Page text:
• (3) Finally I think boutique API services don't really fit well with the VC model. I can't imagine someone going to a VC, pitching the idea for Bannerbear and trying to convince someone that it can become a billion dollar business. But as a "lifestyle" business? I think they are perfect for that. I've seen API products grow into million-dollar ARR businesses.

      So what I'm saying is I think the scale is there for indies and small businesses, but at the same time it's a level of scale that just isn't attractive to VCs so I don't lose sleep over the thought of someone with $50 million in funding swooping in and directly competing. (fingers crossed). I might have to compete with other indies, sure, but that's a more level playing field.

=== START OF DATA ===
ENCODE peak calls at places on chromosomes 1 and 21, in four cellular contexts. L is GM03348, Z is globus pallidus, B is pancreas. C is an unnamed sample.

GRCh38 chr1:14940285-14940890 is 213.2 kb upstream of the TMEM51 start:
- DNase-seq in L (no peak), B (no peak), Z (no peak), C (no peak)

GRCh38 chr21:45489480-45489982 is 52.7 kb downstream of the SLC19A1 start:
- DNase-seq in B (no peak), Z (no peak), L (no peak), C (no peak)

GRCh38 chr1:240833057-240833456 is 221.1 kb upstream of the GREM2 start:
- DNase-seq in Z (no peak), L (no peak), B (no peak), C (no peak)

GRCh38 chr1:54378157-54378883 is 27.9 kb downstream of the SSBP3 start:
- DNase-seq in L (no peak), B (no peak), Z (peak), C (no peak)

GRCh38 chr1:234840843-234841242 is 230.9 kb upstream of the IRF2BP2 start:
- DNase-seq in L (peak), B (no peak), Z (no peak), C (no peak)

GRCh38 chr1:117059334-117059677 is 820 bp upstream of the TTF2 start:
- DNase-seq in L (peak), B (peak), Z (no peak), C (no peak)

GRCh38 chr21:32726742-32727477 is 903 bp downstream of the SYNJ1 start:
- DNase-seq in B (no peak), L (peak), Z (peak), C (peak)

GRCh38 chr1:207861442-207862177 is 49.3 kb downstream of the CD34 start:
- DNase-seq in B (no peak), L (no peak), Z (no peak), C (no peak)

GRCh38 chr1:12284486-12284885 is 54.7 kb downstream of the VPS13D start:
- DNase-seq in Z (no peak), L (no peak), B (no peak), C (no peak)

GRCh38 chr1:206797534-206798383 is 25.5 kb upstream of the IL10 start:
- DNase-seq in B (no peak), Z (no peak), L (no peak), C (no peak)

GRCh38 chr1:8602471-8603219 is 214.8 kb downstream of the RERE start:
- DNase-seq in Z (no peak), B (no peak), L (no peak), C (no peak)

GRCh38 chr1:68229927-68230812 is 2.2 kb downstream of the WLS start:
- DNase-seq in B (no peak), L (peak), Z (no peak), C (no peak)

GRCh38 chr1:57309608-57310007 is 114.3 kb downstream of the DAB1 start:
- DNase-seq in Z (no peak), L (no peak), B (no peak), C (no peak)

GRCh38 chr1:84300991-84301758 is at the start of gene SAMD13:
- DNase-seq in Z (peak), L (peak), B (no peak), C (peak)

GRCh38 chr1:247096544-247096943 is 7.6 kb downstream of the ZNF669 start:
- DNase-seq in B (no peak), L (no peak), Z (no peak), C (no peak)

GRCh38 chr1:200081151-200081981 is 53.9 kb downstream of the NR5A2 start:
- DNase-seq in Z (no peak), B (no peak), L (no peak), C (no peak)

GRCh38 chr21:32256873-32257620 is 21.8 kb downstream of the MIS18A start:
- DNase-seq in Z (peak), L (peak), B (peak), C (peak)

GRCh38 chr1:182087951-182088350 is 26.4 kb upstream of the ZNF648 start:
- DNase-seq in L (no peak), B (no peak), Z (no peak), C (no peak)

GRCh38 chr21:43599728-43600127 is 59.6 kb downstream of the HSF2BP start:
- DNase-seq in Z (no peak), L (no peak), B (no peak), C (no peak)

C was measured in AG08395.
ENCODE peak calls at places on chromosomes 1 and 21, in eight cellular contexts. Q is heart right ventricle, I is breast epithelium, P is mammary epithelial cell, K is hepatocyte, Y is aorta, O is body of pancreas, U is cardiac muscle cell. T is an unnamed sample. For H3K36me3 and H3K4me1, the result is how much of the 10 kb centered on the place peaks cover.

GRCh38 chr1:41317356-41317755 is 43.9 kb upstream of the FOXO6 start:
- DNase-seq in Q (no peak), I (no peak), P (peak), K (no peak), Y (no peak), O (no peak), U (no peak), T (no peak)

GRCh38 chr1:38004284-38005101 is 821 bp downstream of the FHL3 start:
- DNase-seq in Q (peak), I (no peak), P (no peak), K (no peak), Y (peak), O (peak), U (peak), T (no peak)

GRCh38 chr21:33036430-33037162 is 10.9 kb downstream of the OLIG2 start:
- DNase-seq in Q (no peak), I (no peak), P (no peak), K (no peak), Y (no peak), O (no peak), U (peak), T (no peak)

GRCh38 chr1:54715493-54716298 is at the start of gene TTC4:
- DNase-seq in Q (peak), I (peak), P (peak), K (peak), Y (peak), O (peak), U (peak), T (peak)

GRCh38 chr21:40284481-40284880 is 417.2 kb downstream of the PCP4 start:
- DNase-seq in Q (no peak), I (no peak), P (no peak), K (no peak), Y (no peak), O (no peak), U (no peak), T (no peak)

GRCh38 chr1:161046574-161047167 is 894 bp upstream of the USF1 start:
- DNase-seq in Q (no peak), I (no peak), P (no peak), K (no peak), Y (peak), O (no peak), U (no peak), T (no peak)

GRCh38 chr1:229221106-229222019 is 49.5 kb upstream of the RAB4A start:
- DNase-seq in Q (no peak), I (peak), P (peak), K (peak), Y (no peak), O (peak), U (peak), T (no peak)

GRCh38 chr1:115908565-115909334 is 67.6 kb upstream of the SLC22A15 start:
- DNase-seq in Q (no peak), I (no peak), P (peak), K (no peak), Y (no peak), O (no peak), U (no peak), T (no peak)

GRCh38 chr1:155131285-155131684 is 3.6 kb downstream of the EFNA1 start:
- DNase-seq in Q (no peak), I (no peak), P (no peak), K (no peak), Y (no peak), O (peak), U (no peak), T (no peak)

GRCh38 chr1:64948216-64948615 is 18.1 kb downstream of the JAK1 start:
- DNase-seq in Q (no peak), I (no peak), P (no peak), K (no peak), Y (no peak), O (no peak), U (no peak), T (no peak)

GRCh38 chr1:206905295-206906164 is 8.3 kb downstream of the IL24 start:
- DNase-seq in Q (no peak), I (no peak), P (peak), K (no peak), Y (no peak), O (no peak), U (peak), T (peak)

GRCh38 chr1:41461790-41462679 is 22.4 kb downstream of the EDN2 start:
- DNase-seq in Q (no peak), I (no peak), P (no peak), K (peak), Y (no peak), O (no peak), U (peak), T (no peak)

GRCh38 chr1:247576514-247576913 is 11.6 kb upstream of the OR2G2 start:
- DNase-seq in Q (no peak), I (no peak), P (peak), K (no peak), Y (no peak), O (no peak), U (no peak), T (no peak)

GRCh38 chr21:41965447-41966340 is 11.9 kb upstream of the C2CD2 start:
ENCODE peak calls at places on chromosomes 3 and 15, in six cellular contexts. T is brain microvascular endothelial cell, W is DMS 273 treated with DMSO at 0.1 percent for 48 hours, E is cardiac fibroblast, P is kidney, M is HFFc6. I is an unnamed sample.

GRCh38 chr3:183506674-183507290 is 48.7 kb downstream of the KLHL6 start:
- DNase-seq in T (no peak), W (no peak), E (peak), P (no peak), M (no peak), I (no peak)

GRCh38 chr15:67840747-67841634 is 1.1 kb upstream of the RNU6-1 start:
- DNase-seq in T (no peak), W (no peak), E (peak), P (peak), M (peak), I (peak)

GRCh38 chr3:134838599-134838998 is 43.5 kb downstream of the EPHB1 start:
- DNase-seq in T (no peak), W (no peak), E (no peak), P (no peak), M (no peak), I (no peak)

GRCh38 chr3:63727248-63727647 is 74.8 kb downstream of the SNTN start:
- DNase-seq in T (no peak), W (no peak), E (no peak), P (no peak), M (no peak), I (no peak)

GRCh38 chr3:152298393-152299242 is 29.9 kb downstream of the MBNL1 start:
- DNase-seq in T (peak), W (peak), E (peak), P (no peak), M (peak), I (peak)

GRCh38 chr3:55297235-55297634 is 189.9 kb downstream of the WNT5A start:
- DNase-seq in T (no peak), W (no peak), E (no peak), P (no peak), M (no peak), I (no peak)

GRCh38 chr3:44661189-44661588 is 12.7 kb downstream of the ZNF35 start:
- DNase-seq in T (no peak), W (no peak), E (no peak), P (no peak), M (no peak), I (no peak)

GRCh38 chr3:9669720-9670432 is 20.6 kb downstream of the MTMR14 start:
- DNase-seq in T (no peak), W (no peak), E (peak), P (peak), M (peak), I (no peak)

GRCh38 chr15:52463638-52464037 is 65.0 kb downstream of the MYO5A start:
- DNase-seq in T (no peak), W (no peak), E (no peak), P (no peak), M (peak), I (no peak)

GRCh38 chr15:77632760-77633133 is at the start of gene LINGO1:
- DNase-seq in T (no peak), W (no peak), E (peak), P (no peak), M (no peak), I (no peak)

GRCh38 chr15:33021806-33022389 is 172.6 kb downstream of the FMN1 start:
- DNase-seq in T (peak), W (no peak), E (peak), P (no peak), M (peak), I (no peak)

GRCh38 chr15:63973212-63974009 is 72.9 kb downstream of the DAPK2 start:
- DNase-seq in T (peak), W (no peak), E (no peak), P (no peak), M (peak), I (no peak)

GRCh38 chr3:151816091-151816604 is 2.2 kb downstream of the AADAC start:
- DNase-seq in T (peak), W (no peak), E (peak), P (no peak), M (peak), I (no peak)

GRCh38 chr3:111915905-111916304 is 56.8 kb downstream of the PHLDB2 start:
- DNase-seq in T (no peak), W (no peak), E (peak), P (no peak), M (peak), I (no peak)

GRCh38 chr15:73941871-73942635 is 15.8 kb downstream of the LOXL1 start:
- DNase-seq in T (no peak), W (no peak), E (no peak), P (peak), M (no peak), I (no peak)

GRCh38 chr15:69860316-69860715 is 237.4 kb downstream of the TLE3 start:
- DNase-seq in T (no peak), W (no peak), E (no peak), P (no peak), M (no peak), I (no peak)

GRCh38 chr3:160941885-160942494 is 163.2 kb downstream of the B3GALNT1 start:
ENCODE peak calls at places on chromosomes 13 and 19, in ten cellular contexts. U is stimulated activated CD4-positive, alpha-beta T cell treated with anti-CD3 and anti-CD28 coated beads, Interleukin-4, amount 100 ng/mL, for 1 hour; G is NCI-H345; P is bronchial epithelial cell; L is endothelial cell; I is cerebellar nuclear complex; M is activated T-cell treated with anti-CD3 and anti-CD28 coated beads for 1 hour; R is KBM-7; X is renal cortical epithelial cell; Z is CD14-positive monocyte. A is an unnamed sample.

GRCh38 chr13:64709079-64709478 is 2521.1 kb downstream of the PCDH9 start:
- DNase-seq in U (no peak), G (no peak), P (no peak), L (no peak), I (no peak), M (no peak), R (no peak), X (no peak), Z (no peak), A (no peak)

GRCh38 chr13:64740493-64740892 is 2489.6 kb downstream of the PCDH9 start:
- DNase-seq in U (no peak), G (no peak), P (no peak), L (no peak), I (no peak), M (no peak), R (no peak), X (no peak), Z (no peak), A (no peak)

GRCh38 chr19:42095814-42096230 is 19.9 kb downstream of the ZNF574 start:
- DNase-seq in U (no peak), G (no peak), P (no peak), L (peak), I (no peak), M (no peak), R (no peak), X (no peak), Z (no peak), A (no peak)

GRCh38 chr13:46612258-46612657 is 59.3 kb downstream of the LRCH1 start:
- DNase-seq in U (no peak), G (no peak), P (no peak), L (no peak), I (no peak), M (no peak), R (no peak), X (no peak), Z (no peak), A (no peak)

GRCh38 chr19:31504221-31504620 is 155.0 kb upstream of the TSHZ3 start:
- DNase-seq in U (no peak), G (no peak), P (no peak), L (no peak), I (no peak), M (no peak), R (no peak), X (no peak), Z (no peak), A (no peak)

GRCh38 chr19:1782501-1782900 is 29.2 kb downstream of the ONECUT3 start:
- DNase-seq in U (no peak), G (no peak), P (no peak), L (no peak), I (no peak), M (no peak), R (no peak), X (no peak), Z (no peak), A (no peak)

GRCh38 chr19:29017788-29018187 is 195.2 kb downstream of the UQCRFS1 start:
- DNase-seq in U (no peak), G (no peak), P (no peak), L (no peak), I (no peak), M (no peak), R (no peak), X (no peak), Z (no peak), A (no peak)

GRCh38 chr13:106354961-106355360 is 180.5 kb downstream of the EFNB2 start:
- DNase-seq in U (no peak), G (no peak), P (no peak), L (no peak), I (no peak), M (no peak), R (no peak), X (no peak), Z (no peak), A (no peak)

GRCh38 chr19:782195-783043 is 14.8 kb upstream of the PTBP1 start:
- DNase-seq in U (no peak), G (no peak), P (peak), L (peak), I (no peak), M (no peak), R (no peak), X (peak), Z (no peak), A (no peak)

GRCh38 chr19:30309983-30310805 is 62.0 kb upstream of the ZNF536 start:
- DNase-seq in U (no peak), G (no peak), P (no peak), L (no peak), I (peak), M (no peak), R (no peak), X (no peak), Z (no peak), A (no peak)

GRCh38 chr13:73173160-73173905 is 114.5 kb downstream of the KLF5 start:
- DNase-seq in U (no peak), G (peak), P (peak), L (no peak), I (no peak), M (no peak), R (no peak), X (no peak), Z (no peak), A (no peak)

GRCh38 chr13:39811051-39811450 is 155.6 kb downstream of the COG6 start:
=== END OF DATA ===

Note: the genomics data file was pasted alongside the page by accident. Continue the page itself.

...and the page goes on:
1. Zapier integration went very smoothly.

      If you have an API-based product to begin with then integrating with these tools like Zapier is just a case of wrestling a bit with their admin panel and learning some of their in-house terminology.

      I didn't have to make any changes to my app to integrate with Zapier, it just uses the same API that any of my other users use (so that's another plus point for API products). Once I had it integrated, there was a visceral "aha!" moment after I realised just how many new things would be possible thanks to the integration. If you have an API-based product it really is a no-brainer to integrate with services like this as soon as possible.

      1. 1

        That's amazing. I love your perspective about how API products can be very effective in our Indie reality.